While she and I both bolstered our writing résumés with outside resources to petition for senior theses in playwriting, Kruskal and I entered our respective producing processes with unfinished scripts. Kruskal endeavored to polish her first act by the start of her senior year, as Skidmore gave her two separate staged readings for each act; for my part, I walked into auditions for my play Dear Kitty: a travesty with only 20 completed pages. In retrospect, we both wish we’d been held more accountable to turn in drafts at regular intervals. The blessing of liberal arts school is that students figure out how to pave their own way and make the work they want to make—but the curse is that this often means you’re doing the work by yourself. More structured playwriting programs may not leave students in the dark as much, but BFA degrees for playwriting are rare, and come with the same question that haunted Kruskal years ago and now bothers the characters of Unison: Can going to a conservatory program limit your development of other skills, passions, and potential career paths?
Kruskal and I both found that the writing process eased up considerably when we began working with student actors. I was looking for actors adept at movement and choral work for a piece framing Anne Frank’s legacy as a Greek tragedy at a school with a small theatre program; Kruskal needed strong singers at a school without a musical theatre training program. These were both challenging prospects, and because we were undergrads, we were both still attending other classes during the development of our respective works. But while some colleges cordon off actors, writers, and musicians in separate programs, Kruskal and I both had access to our casts, regardless of their majors. Kruskal music-directed her two staged readings in the fall of 2017 before graduating a semester early and setting her sights on the show’s future. Last year Unison had its first full production at the Chicago Musical Theatre Festival, where it won the festival award for Best Ensemble. A few months later, I directed an entirely student-run production of Dear Kitty: a travesty at Dickinson, with scenic and technical elements designed by my peers and I.
Now, like other young writers, Kruskal and I are both wondering if further schooling is next best step. Although we’re probably both too green to head back to the classroom right away, thoughts of tuition, housing, stipends, and the opportunities we might or might not encounter keep us up at night. If there’s one thing the do-it-yourself ethos of liberal arts theatre teaches, it’s that you don’t need to be in a conservatory—or even at a theatre program beloved by college guidebooks—to make quality work with qualified people. Big-name programs may carry more weight for some, but there’s something to be said for the scrappy determination of the small theatre department.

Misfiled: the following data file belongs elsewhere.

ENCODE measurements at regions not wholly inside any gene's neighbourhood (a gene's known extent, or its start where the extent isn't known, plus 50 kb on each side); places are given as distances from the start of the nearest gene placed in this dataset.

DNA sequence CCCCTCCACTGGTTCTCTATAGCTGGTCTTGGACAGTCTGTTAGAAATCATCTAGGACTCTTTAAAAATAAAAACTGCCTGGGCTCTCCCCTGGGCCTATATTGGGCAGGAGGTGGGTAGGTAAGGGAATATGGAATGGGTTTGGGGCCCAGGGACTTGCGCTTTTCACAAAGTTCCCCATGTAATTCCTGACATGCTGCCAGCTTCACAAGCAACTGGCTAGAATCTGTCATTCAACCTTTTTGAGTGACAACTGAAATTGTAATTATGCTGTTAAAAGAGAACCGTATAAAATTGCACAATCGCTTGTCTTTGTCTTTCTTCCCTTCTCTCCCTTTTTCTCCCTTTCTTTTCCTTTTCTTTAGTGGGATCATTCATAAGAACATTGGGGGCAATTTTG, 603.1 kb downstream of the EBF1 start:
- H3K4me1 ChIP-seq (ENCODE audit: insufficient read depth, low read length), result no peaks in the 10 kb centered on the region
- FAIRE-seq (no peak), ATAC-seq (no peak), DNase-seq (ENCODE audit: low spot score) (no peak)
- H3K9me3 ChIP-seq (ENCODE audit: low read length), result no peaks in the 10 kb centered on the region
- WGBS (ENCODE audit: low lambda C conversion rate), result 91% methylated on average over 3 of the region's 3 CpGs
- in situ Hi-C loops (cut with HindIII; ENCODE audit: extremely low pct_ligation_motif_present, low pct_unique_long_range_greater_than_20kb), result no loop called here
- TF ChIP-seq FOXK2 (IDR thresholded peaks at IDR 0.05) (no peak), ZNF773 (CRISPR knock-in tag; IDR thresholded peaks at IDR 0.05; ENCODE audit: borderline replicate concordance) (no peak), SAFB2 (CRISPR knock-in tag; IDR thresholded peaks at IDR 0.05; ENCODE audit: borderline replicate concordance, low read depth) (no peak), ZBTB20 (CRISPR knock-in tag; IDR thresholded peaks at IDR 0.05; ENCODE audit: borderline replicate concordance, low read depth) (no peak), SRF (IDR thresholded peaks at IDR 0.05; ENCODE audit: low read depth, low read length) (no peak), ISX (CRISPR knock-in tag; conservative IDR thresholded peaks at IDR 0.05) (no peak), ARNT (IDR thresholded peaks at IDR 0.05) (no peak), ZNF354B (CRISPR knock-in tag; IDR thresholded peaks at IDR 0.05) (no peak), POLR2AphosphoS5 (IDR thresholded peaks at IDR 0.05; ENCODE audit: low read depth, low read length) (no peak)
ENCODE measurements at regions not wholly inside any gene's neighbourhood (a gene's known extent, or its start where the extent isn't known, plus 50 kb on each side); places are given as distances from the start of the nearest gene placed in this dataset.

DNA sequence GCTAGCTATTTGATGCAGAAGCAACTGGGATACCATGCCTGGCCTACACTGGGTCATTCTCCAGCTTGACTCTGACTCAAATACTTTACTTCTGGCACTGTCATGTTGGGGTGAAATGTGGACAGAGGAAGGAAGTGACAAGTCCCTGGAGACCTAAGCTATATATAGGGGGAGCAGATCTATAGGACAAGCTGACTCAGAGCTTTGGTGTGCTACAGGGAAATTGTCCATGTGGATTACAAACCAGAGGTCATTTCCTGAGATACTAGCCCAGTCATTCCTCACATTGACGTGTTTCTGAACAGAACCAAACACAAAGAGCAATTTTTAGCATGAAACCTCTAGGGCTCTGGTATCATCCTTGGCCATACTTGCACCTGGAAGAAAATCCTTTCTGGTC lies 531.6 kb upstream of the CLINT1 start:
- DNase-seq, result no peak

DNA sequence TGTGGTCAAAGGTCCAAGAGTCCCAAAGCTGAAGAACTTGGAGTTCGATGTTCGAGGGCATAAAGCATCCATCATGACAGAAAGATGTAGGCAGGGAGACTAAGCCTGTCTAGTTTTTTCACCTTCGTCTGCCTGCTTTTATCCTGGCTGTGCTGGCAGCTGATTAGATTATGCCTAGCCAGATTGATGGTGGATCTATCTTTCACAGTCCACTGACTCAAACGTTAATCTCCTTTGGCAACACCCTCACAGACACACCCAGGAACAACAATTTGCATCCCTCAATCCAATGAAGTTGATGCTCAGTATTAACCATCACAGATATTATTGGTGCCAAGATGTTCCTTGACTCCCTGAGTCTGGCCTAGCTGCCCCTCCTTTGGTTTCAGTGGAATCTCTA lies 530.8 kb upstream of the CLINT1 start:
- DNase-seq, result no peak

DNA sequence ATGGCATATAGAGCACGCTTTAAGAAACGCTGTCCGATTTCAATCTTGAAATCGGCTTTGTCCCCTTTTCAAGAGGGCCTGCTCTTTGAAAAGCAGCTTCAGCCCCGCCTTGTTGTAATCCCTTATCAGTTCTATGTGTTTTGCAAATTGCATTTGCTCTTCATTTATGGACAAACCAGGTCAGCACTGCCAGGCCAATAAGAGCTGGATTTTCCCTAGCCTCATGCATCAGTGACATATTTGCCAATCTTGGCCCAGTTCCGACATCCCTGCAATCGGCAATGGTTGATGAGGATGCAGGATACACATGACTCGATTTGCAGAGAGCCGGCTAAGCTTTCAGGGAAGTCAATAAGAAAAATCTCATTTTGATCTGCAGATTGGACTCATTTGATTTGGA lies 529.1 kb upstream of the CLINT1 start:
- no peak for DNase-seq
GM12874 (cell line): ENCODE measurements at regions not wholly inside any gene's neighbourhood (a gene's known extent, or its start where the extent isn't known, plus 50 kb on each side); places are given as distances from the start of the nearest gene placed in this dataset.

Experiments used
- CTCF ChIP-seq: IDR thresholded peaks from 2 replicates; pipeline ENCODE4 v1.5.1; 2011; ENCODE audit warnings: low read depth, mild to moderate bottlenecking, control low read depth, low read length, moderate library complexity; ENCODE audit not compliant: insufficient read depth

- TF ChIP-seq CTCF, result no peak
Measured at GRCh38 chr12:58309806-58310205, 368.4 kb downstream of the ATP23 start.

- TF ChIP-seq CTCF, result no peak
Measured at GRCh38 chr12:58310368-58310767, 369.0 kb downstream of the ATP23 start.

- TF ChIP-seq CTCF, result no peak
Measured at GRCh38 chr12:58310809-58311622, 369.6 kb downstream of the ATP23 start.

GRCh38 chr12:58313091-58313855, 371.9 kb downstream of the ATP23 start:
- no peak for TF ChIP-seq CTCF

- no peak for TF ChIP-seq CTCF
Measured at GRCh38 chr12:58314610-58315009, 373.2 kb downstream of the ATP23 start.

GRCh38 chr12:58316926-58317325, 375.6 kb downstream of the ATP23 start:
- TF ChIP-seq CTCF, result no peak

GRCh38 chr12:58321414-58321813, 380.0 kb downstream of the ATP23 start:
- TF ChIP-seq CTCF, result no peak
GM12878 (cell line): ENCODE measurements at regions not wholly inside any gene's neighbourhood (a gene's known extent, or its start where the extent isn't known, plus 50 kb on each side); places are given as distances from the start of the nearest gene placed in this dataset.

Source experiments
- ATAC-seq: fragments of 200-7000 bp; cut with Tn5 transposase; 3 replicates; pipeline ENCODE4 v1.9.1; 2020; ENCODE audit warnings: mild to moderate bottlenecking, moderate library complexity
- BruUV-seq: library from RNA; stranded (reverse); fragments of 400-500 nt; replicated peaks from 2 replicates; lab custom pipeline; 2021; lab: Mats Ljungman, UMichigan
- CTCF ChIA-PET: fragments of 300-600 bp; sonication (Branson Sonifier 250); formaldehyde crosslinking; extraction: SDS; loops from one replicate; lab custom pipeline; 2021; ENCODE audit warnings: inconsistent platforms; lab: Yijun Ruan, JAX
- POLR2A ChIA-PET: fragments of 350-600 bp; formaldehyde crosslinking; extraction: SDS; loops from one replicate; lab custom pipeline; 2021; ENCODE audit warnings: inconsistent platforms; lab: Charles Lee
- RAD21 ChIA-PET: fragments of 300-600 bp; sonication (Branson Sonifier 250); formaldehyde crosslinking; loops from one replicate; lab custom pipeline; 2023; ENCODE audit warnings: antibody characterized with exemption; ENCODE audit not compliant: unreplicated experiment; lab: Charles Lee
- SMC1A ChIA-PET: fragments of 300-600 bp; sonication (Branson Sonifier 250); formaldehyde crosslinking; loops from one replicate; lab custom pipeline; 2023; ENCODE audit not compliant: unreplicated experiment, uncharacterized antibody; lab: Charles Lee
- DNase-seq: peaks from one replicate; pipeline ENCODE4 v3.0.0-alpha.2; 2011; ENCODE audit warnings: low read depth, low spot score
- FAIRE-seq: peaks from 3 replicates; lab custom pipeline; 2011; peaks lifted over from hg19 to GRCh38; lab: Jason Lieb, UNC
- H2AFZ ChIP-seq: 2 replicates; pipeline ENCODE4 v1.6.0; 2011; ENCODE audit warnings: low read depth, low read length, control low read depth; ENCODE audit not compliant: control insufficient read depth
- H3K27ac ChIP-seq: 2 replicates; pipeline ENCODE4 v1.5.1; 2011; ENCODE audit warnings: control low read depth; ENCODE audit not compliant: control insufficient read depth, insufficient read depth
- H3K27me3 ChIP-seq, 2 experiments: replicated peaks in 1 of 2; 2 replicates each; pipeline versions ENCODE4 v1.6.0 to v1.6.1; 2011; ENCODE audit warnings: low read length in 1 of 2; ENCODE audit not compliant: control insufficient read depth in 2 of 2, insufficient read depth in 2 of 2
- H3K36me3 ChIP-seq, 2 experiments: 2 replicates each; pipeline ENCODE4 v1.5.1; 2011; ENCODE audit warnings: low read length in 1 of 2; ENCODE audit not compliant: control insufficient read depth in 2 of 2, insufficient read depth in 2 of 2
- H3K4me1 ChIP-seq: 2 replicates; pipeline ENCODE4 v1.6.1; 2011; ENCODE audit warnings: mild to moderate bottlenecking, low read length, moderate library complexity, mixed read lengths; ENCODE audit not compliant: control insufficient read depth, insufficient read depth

If only all it took to succeed as a playwright was what the high schoolers of Kruskal’s Unison laud in a song: “patience and practice.” It takes ample time set aside for writing, enough money to take a big risk in self-production or festival opportunities, and usually a few elite connections—things most working-class people just don’t have in abundance. As we continue the conversation on gatekeeping in the arts, we need to remember that a degree is no guarantee of a good career, and that there are resources available for writers without the collegiate support system.
In looking back on how she grew into writing in college, Kruskal cites not only the classes she took, but the outside resources she sought to help develop her voice: books she read on writing musicals, lectures and community events she attended, and advice she sought from people she admires. “I would say go and seek it out wherever you can,” Kruskal advises. “Education is about what you get from it. If you can build up your skills by practicing, by reading books, by joining a playwriting group with your friends, that’s just as good as having a degree.”
Amelia Merrill is a former intern of American Theatre.